Gutenberg and accessibility: personal thoughts and perspectives

There’s been some great (and not so great) discussion on WordPress’ project Gutenberg – the new WordPress editor experience that is being developed. I’m not going to recap everything here in this post. But before I share my own personal thoughts and perspectives on Gutenberg, I do want to share some links to some great posts on the current state (and issues) of Gutenberg’s accessibility.

So now my personal thoughts and perspectives (that’s why you paid good money to hear this, right? :-) ).

Most of Gutenberg’s accessibility issues stem from decisions made early on in the design and development process. Gutenberg’s focus has been primarily about a slick modern visual UX experience using modern JavaScript. Unfortunately this meant (and means) that other important aspects were not focused on as strongly. Let me make it abundantly clear that I do not believe Gutenberg designers and developers ignored accessibility or downplayed it. It just wasn’t the major focus.

The WordPress a11y (accessibility) team is a group of volunteers who meet weekly to discuss WordPress accessibility issues and how to resolve them. Note the keyword here is volunteers. Most are not WordPress core contributors or developers. We don’t really provide pull requests and patches as – for many of the volunteers – that’s just not our strength or skill set. Gutenberg further exacerbates this by adopting a modern javascript framework with all the tooling and workflows necessary for that – which makes for an interesting barrier to entry. Aside: I think the javascript focus will be good over the long run, but right now it’s a major pain point that cuts into what and how volunteers can contribute. Anyway, as Gutenberg became the focus for WordPress, the a11y team did it’s best to provide suggestions on how to resolve the many accessibility issues we discovered in personal and actual user testing. We tested, we filed issues, we participated in discussions. But we kept feeling like accessibility was not being appropriately balanced with the main Gutenberg focus. It didn’t help when updates broke fixed accessibility issues (regressions) and new features seemed to highlight the lack of basic accessibility testing prior to committing. It was disheartening. Things really came to a head with the 4.9.9 “nope-just-kidding” release. We were told 4.9.9 was being planned as a typical WordPress release and one of it’s focus’ would be addressing accessibility issues before Gutenberg landed. The team was pretty excited and we started a major review of the open accessibility tickets and divided them up among folks with time/capability to provide feedback on them. After a couple of weeks of this flurry of excited activity, we then heard that 4.9.9 release would now only focus on some PHP update work. The communication about this was less than ideal and left many of the a11y team shocked. I believe this was the tipping point. Soon thereafter Rian left, and others of us stepped back from helping out. Why should we volunteer and help out when it seems like our time and efforts were being wasted and unappreciated?¬†Fortunately it looks like the team is rebounding after taking stock of the situation and having a good and productive team discussion.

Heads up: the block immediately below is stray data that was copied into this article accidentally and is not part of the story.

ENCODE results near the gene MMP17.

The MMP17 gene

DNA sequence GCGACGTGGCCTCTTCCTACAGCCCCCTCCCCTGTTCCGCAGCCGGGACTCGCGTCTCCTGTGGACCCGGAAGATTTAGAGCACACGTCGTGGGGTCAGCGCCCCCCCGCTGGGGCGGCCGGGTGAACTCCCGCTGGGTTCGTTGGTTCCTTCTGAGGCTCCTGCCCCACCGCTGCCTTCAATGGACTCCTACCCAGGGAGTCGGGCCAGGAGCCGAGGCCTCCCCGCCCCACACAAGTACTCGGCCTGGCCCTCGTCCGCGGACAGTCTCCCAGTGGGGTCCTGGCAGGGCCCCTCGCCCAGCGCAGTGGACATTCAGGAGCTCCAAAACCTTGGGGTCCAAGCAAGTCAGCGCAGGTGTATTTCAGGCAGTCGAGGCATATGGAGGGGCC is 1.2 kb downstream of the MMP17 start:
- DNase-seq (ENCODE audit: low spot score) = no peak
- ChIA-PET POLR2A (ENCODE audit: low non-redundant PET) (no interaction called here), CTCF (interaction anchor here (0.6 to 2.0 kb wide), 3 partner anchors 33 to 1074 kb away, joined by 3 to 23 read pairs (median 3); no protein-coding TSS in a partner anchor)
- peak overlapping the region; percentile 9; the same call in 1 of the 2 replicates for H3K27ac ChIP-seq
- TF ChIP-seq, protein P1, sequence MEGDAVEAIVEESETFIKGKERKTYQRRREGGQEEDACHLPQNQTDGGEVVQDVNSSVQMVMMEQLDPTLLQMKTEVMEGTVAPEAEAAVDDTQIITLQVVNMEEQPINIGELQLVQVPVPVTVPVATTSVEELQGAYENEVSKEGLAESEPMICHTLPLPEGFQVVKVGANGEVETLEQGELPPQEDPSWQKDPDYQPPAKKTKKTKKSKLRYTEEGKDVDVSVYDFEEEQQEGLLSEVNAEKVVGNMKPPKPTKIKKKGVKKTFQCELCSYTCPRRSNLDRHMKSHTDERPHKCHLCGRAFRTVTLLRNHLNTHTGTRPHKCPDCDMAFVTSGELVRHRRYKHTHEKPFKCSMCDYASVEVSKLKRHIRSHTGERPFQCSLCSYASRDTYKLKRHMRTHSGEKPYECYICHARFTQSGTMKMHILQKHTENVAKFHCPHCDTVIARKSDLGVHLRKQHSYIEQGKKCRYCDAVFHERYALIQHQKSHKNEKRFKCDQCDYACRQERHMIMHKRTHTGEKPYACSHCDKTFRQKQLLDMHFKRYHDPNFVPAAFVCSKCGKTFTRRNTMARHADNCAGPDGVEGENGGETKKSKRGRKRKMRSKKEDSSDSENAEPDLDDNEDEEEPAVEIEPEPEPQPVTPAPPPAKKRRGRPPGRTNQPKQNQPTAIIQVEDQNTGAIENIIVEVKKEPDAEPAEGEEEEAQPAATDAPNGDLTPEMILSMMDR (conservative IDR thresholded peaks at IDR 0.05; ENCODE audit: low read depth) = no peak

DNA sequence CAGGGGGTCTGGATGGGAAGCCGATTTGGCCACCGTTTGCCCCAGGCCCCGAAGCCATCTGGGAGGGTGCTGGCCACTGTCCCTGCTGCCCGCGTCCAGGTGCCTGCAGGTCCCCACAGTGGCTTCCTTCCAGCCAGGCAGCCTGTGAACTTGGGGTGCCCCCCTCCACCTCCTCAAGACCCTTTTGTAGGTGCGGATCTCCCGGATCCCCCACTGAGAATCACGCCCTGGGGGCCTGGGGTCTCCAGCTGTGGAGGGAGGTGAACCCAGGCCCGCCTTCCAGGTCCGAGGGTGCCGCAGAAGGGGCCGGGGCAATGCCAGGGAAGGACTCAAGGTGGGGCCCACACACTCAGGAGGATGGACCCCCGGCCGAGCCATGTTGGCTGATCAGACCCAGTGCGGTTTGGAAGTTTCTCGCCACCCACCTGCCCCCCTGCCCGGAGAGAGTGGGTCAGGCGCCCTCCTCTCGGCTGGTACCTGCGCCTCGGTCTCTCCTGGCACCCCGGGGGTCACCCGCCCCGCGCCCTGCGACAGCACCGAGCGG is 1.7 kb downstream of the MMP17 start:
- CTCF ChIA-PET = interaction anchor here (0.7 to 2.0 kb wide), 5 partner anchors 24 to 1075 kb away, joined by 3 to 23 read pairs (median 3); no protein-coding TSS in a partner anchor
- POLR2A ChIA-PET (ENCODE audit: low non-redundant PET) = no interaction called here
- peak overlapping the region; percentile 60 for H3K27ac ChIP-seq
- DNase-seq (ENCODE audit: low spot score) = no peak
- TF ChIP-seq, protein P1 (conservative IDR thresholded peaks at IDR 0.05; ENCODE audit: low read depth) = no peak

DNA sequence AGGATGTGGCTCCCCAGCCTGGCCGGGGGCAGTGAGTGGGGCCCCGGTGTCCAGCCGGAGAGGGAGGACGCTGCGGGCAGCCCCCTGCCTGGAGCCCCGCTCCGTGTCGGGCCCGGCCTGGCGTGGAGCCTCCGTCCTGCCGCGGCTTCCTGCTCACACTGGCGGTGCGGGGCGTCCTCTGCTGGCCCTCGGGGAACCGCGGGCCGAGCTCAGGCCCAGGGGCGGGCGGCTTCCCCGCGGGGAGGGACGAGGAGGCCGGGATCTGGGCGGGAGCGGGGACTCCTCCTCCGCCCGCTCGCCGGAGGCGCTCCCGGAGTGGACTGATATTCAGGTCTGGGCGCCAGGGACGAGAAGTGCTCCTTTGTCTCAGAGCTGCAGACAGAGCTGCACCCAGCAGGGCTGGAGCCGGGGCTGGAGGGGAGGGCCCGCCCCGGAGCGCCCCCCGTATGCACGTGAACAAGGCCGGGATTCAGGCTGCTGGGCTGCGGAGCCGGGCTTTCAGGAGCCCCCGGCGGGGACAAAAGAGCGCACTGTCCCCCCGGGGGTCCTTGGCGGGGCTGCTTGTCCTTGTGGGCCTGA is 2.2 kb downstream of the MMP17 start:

So here’s my final thoughts and opinions on Gutenberg and accessibility

  1. I don’t think Gutenberg ignored accessibility but it wasn’t a major focus and unfortunately this shows in the current product.
  2. Accessibility needs to be baked in from the start for best effect – Gutenberg unfortunately shows a tendency to try and bolt on accessibility after the fact, which never works as well in any experience I’ve had.
  3. Design expresses intent and if accessibility isn’t a major focus of the deign’s intent… well then, no amount of bolting on can hide or fix that. Again, not a ding on the Gutenberg designers but rather a ding on the project’s priorities and focus that I don’t think properly attached enough weight on accessibility.
  4. As it stands right now, Gutenberg probably needs at least 2-3 more months of strong accessibility and usability focused work to reach what I feel is a safe and acceptable “release-to-the-world” product level. I do have to give the team mad props for how much they’ve accomplished in such a short amount of time though!
  5. It is sad that the WordPress project decided against doing an accessibility audit on Gutenberg – I think this would have provided some great actionable feedback at a holistic level that the a11y team just doesn’t have time or bandwidth to provide.
  6. Going forward I would recommend that the WordPress project consider having releases led by a designer, developer and accessibility lead to ensure that all new features strike an appropriate balance between good design, modern development best practices, and accessibility.
  7. A special thanks to the WordPress a11y team of volunteers – you’re the best!